How should movements be carried out when performing manual lymphatic drainage?

Slow, rhythmical, and repetitive

What should be done first before beginning treatment with lymphatic drainage to clear the terminus?

Removing all constrictions to the affected area

What is the collection of dead tissues and white blood cells seen at the end of the inflammatory process called?

Pus

What is recommended during a general Swedish massage?

Elevate affected area while performing GSM

What is the process called when neutrophils travel to the site of injury?

Emigration

What is an important step for chronic gout in the late sub-acute stage during MLD?

Work to the sides of the injury and then center and proximal of injury site

What is the term for the increase in white blood cells usually seen during an infection?

Leukocytosis

How should one begin working on the edematous area during a general Swedish massage with incorporated lymphatic drainage?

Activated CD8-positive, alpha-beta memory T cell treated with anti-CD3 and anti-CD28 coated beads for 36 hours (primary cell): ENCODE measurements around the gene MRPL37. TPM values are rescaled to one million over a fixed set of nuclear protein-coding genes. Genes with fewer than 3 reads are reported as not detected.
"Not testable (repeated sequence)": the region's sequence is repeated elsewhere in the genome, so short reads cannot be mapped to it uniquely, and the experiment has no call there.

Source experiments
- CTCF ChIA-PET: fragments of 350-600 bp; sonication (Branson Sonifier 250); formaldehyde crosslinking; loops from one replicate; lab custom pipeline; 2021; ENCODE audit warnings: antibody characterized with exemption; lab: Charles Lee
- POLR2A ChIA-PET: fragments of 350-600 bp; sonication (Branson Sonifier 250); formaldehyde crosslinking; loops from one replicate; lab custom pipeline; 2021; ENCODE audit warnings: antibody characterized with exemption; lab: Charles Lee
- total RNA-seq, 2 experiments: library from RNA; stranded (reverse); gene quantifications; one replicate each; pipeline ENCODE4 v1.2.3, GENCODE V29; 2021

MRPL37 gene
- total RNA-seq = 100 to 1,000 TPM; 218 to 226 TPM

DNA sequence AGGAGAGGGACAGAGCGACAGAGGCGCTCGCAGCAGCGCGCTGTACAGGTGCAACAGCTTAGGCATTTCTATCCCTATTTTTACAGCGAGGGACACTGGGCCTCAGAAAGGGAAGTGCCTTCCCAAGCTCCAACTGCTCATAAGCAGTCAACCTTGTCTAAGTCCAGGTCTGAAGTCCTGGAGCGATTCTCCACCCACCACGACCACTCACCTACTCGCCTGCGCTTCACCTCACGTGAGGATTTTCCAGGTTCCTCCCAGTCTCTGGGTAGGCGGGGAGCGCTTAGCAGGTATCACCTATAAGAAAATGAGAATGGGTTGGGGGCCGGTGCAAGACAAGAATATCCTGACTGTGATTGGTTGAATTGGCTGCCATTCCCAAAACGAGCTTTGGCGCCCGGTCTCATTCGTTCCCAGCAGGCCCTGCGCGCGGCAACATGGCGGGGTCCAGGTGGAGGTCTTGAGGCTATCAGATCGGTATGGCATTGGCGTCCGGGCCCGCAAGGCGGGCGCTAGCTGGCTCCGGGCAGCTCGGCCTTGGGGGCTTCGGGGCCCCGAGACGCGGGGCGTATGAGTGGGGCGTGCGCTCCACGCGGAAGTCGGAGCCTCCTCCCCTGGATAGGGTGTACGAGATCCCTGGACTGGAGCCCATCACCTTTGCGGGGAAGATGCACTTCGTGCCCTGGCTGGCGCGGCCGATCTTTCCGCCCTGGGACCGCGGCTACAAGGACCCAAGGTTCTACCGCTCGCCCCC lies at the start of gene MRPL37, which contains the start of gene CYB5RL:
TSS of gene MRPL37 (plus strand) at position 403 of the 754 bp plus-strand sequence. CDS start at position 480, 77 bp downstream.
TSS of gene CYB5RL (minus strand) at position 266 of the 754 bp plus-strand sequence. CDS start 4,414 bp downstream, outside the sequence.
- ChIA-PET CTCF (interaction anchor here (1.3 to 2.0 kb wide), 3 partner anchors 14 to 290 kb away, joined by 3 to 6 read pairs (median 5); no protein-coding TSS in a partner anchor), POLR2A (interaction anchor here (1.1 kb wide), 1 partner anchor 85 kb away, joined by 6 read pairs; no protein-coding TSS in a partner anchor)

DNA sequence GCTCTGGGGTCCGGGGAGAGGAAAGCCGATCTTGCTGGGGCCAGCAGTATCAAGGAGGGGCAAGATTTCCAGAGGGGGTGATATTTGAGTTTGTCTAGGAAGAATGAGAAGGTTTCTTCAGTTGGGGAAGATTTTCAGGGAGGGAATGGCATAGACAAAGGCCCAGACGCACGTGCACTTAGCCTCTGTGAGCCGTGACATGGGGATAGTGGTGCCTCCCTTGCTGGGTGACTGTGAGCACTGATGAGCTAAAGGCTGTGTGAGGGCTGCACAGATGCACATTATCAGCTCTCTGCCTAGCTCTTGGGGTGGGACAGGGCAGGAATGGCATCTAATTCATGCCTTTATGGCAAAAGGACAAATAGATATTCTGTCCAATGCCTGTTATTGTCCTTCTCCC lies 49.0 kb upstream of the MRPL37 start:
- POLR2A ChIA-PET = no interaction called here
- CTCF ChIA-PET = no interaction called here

With stationary circles

What occurs when there is pus that cannot be reabsorbed or drained and becomes walled off?

Abscess formation

Which stage of healing involves new scar tissue formation and alignment according to force?

Post-acute Stage

What is the term for the local or general accumulation of fluid in the interstitial tissue spaces?

Edema

What are the common complications of chronic inflammation?

Tendinosis

"PRISH / SHARP" treatment for inflammation focuses on:

Reducing pain and discomfort associated with inflammation

"Manual lymphatic drainage" can help with what aspect of the inflammatory process?

Reduction of swelling

What are the common complications of chronic inflammation?

Tendinosis

"Manual lymphatic drainage" can help with what aspect of the inflammatory process?

Reduction of swelling

What is the primary function of inflammation?

To prevent the spread of harmful substances to other tissues